Adaptive plasticity to drought of Grime's CSR strategies

Víctor M. Escobedo, Marco A. Molina-Montenegro, Cristian Salgado-Luarte, Gisela C. Stotz, Ernesto Gianoli

Research output: Contribution to journalArticlepeer-review

1 Citation (Scopus)


Grime's strategies (competitor, stress tolerator, ruderal; CSR) represent viable trait combinations with which species deal with environmental conditions. CSR strategies are broadly used to understand plant adaptation to the environment, yet their plastic responses have received little attention. A globally-calibrated tool (StrateFy) estimates CSR strategies using specific leaf area (SLA), leaf dry matter content (LDMC) and leaf area (LA) data, but these three traits can hardly characterise whole-plant responses to the environment individually. CSR strategies reflect tradeoffs among growth, survival and reproduction, at both leaf and whole-plant levels, thus integrating several functions. We hypothesised that CSR strategies and the three constituent traits would show independent plasticity patterns, and that CSR strategies would be more likely to show adaptive responses, i.e. to fit expected functional responses to environmental gradients. We compared phenotypic plasticity to drought in single traits (SLA, LDMC and LA) with the integrated plasticity of the resulting CSR strategy. The study species was the invasive plant Mesembryanthemum crystallinum, which is distributed in arid and semiarid Chile. We found that trait plasticity was rather idiosyncratic and contrary to what would be expected from a functional adjustment to drought: LDMC did not change (expected response: increase) and SLA increased (expected response: decrease). Conversely, plastic responses of CSR strategy and LA were consistent with functionally adaptive responses to drought in all populations: S-strategy increased, while C-strategy and LA decreased. We advocate the use of Grime's CSR theory as an integrative approach to further our understanding of adaptive plasticity in plants.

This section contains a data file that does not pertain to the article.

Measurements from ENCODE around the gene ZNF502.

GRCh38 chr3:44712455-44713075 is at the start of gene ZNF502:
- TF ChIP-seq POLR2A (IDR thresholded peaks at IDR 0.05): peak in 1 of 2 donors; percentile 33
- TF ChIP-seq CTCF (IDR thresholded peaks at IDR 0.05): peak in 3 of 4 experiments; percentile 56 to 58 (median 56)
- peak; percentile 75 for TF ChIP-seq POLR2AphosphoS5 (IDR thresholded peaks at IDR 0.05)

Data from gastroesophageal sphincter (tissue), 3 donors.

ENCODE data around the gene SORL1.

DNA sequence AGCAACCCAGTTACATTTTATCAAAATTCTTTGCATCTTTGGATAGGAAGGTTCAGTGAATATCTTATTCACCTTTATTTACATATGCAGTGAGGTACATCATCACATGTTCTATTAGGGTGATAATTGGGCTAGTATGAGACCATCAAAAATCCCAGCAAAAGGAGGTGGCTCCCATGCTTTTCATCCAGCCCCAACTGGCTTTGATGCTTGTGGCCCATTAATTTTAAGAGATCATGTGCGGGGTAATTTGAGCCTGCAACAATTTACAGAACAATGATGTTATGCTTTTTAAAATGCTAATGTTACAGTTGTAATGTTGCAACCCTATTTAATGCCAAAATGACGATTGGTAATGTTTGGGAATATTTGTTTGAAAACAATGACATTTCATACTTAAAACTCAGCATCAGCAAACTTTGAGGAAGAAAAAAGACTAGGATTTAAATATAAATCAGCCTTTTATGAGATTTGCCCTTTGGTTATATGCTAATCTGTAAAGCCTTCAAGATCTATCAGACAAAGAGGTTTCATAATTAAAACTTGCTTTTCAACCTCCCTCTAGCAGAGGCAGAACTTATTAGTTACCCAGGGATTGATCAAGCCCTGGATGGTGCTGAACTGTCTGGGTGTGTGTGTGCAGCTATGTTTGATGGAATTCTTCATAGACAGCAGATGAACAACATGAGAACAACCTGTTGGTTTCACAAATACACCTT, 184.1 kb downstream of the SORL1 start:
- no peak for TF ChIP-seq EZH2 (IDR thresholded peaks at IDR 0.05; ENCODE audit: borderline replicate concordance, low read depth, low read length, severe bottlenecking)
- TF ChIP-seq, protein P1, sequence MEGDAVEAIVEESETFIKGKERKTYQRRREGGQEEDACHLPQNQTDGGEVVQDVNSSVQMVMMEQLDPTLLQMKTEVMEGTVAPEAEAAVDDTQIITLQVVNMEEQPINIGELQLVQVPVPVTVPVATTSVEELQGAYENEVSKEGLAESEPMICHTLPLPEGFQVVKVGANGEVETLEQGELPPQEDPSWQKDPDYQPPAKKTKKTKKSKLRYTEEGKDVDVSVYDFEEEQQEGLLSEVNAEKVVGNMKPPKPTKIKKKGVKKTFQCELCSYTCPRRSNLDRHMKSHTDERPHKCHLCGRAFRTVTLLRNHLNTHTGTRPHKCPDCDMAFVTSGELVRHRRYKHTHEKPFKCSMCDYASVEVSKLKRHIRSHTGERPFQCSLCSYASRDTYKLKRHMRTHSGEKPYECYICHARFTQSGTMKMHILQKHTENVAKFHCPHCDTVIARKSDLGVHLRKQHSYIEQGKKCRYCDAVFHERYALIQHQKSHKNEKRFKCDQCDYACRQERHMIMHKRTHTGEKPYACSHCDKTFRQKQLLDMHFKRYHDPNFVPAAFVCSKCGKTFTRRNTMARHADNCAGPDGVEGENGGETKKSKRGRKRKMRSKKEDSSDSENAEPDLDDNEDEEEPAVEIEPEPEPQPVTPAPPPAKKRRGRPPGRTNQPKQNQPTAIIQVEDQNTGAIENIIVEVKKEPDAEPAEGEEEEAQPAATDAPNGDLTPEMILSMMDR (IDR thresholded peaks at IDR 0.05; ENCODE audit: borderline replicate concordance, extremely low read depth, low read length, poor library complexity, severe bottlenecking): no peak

Original languageEnglish
Article numbere09754
Issue number11
Publication statusAccepted/In press - 2023


  • CSR strategies
  • environmental stress
  • global change
  • integrated plasticity
  • invasive species
  • phenotypic plasticity

ASJC Scopus subject areas

  • Ecology, Evolution, Behavior and Systematics


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